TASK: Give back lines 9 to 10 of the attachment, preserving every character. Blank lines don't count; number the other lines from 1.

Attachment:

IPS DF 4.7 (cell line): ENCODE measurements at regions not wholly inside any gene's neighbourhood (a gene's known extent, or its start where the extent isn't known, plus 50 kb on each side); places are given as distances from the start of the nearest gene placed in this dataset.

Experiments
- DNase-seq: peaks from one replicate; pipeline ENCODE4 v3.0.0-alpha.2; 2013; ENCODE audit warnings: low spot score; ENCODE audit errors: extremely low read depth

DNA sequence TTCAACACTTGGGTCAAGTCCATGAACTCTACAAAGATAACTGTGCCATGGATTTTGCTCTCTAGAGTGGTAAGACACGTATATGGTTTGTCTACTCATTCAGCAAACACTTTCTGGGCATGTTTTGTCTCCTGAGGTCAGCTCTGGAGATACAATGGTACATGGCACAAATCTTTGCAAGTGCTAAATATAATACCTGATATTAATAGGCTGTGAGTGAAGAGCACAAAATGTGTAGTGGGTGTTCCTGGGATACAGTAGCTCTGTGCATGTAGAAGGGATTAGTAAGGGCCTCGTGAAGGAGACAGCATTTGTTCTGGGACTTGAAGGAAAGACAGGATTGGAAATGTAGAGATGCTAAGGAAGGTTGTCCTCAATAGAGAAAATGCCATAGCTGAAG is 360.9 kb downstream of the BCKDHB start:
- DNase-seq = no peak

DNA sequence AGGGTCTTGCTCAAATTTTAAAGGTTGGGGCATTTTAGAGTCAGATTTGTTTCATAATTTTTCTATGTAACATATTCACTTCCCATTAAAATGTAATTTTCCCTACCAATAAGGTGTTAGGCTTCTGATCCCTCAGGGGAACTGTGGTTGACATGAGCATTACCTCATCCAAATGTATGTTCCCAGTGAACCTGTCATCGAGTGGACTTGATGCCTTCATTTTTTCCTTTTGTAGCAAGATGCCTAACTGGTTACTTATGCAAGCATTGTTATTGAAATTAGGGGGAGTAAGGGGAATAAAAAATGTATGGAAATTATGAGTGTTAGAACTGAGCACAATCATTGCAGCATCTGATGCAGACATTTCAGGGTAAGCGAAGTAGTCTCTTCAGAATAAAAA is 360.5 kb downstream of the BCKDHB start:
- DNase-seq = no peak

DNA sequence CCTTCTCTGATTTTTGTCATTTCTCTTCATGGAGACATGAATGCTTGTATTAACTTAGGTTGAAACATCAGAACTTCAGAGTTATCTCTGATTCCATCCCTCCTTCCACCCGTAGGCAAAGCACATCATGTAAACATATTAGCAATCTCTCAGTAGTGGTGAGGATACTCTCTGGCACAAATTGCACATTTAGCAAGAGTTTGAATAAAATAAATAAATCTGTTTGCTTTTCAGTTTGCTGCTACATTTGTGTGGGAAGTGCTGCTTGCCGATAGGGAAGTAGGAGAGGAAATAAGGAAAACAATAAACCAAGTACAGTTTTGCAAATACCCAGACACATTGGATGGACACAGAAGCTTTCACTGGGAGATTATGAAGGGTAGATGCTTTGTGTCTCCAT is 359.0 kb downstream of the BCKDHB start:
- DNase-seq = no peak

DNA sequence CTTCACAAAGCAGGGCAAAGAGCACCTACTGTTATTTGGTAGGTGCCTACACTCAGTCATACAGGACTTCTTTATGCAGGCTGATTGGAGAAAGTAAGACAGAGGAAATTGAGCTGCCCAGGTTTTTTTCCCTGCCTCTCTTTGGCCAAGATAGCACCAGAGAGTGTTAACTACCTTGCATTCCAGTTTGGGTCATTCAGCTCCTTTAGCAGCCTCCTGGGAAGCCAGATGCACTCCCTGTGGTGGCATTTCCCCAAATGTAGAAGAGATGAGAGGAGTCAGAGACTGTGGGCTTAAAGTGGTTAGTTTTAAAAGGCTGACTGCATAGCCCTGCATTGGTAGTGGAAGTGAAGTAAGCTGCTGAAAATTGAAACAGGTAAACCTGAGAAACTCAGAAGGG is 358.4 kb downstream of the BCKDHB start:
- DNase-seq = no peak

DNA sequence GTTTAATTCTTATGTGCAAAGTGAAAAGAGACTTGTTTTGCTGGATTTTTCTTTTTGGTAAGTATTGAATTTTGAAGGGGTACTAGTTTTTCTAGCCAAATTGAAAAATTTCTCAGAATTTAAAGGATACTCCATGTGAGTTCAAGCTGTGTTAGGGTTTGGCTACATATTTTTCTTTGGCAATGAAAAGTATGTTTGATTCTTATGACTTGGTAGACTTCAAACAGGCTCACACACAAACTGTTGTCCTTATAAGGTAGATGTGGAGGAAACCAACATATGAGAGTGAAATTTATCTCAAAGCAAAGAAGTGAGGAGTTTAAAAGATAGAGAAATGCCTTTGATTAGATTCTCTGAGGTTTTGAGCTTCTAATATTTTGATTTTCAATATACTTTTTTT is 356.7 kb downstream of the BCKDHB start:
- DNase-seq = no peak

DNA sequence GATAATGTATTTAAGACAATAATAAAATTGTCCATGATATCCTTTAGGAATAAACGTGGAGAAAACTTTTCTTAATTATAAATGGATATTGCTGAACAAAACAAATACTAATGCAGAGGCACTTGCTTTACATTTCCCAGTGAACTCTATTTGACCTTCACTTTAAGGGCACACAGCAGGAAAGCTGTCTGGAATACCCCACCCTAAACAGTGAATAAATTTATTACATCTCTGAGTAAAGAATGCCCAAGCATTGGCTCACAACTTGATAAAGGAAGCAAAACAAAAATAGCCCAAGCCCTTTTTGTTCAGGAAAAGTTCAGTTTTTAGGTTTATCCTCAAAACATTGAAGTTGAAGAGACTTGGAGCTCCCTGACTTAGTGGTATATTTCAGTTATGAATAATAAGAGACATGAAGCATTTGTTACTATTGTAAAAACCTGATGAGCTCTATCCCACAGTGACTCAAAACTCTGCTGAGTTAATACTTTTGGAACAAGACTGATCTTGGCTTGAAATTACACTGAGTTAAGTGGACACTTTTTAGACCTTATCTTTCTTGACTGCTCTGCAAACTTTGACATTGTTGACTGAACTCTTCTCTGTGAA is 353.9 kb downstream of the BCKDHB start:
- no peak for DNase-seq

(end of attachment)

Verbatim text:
- DNase-seq = no peak

DNA sequence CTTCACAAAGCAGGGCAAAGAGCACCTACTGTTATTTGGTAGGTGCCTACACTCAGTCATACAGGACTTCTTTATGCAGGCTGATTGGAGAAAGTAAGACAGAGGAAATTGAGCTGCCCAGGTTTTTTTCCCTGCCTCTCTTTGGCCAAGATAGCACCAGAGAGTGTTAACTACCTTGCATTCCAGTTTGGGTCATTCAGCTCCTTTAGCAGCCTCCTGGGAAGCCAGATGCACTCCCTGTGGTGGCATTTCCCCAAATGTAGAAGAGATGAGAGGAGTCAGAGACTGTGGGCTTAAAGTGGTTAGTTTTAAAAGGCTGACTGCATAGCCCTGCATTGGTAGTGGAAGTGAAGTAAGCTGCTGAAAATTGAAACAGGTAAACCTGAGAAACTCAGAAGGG is 358.4 kb downstream of the BCKDHB start: